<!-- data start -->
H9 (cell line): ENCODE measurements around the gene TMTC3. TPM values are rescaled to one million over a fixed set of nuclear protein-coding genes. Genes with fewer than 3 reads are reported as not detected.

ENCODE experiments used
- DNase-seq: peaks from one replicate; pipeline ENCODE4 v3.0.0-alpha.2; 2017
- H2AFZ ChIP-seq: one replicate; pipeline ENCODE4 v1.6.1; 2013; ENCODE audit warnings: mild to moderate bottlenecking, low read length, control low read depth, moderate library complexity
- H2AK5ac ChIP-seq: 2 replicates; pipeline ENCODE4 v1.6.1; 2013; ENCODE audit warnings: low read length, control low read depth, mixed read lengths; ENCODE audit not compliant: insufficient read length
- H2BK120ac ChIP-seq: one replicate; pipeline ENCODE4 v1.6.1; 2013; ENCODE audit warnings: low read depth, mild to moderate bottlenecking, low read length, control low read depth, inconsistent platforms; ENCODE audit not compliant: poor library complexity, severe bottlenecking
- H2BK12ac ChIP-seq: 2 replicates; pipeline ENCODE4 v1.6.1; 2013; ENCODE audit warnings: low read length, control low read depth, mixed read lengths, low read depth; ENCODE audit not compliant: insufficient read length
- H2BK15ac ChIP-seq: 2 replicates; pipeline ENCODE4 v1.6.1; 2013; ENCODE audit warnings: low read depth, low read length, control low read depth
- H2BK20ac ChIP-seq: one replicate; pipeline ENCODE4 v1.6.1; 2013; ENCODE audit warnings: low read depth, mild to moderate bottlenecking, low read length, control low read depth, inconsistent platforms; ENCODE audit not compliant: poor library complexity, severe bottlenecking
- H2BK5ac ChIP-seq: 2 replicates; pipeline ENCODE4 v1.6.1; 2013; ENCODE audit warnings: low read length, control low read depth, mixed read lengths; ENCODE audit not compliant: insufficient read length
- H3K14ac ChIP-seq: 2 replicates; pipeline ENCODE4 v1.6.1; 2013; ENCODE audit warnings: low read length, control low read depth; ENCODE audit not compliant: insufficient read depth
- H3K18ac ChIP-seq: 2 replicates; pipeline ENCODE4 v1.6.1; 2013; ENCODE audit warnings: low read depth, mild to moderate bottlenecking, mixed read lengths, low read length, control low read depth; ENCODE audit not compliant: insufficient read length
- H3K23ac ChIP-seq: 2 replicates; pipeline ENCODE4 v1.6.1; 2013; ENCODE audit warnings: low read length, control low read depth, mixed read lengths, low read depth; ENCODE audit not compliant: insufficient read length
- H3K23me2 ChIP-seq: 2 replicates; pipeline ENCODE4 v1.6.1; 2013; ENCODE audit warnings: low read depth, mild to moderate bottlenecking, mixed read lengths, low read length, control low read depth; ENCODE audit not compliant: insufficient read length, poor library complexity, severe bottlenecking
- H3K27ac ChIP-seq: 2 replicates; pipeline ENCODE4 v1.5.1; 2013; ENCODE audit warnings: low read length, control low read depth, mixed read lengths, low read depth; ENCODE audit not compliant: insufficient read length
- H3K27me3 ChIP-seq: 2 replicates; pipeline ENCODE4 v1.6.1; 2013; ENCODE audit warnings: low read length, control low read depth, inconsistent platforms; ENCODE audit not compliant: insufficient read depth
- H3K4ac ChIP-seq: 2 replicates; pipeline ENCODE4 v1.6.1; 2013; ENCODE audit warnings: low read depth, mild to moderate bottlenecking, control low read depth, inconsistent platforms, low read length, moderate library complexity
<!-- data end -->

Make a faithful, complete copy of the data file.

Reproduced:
H9 (cell line): ENCODE measurements around the gene TMTC3. TPM values are rescaled to one million over a fixed set of nuclear protein-coding genes. Genes with fewer than 3 reads are reported as not detected.

ENCODE experiments used
- DNase-seq: peaks from one replicate; pipeline ENCODE4 v3.0.0-alpha.2; 2017
- H2AFZ ChIP-seq: one replicate; pipeline ENCODE4 v1.6.1; 2013; ENCODE audit warnings: mild to moderate bottlenecking, low read length, control low read depth, moderate library complexity
- H2AK5ac ChIP-seq: 2 replicates; pipeline ENCODE4 v1.6.1; 2013; ENCODE audit warnings: low read length, control low read depth, mixed read lengths; ENCODE audit not compliant: insufficient read length
- H2BK120ac ChIP-seq: one replicate; pipeline ENCODE4 v1.6.1; 2013; ENCODE audit warnings: low read depth, mild to moderate bottlenecking, low read length, control low read depth, inconsistent platforms; ENCODE audit not compliant: poor library complexity, severe bottlenecking
- H2BK12ac ChIP-seq: 2 replicates; pipeline ENCODE4 v1.6.1; 2013; ENCODE audit warnings: low read length, control low read depth, mixed read lengths, low read depth; ENCODE audit not compliant: insufficient read length
- H2BK15ac ChIP-seq: 2 replicates; pipeline ENCODE4 v1.6.1; 2013; ENCODE audit warnings: low read depth, low read length, control low read depth
- H2BK20ac ChIP-seq: one replicate; pipeline ENCODE4 v1.6.1; 2013; ENCODE audit warnings: low read depth, mild to moderate bottlenecking, low read length, control low read depth, inconsistent platforms; ENCODE audit not compliant: poor library complexity, severe bottlenecking
- H2BK5ac ChIP-seq: 2 replicates; pipeline ENCODE4 v1.6.1; 2013; ENCODE audit warnings: low read length, control low read depth, mixed read lengths; ENCODE audit not compliant: insufficient read length
- H3K14ac ChIP-seq: 2 replicates; pipeline ENCODE4 v1.6.1; 2013; ENCODE audit warnings: low read length, control low read depth; ENCODE audit not compliant: insufficient read depth
- H3K18ac ChIP-seq: 2 replicates; pipeline ENCODE4 v1.6.1; 2013; ENCODE audit warnings: low read depth, mild to moderate bottlenecking, mixed read lengths, low read length, control low read depth; ENCODE audit not compliant: insufficient read length
- H3K23ac ChIP-seq: 2 replicates; pipeline ENCODE4 v1.6.1; 2013; ENCODE audit warnings: low read length, control low read depth, mixed read lengths, low read depth; ENCODE audit not compliant: insufficient read length
- H3K23me2 ChIP-seq: 2 replicates; pipeline ENCODE4 v1.6.1; 2013; ENCODE audit warnings: low read depth, mild to moderate bottlenecking, mixed read lengths, low read length, control low read depth; ENCODE audit not compliant: insufficient read length, poor library complexity, severe bottlenecking
- H3K27ac ChIP-seq: 2 replicates; pipeline ENCODE4 v1.5.1; 2013; ENCODE audit warnings: low read length, control low read depth, mixed read lengths, low read depth; ENCODE audit not compliant: insufficient read length
- H3K27me3 ChIP-seq: 2 replicates; pipeline ENCODE4 v1.6.1; 2013; ENCODE audit warnings: low read length, control low read depth, inconsistent platforms; ENCODE audit not compliant: insufficient read depth
- H3K4ac ChIP-seq: 2 replicates; pipeline ENCODE4 v1.6.1; 2013; ENCODE audit warnings: low read depth, mild to moderate bottlenecking, control low read depth, inconsistent platforms, low read length, moderate library complexity